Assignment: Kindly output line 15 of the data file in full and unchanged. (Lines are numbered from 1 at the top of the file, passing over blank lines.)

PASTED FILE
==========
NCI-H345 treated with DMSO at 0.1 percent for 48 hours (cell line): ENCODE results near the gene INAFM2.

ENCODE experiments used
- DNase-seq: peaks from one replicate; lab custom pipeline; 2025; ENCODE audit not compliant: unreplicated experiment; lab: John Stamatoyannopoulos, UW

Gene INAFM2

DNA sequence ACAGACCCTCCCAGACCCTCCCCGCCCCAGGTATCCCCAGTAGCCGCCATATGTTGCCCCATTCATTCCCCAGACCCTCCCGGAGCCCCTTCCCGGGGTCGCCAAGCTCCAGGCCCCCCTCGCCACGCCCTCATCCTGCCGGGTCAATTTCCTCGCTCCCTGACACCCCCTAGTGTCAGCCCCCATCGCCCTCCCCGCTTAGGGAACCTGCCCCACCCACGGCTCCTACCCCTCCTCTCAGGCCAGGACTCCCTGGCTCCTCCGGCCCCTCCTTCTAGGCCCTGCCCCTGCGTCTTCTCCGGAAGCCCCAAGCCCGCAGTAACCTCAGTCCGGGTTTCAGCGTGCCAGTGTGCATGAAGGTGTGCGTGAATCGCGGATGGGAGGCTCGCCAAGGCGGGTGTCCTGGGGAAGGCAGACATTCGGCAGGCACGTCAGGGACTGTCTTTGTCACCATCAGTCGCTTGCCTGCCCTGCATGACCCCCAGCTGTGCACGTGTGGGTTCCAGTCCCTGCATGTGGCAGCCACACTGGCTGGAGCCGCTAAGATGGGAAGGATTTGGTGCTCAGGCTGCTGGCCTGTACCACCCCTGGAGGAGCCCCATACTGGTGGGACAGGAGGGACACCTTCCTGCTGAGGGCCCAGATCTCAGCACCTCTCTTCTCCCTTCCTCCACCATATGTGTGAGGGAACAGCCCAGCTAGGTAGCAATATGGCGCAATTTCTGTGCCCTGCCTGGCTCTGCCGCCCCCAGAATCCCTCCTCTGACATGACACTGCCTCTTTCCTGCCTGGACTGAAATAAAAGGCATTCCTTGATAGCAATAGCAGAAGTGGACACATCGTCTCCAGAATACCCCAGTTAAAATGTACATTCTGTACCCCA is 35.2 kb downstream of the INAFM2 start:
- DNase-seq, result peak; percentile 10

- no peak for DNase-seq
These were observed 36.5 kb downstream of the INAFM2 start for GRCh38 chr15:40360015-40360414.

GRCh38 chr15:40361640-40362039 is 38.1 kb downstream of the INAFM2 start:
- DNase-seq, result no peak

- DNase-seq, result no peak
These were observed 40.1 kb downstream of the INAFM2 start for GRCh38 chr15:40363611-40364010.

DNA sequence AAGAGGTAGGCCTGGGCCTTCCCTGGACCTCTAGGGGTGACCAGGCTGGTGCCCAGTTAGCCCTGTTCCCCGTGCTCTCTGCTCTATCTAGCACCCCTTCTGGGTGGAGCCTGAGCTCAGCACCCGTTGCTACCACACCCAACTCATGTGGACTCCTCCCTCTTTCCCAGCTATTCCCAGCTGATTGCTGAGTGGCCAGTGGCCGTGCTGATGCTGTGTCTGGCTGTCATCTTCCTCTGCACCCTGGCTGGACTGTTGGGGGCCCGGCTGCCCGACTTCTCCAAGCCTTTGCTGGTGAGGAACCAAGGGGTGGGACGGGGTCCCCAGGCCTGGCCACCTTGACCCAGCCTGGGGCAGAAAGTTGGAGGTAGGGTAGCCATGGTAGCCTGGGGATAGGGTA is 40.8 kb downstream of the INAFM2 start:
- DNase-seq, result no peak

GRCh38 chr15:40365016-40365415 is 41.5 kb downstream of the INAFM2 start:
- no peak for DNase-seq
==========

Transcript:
GRCh38 chr15:40365016-40365415 is 41.5 kb downstream of the INAFM2 start: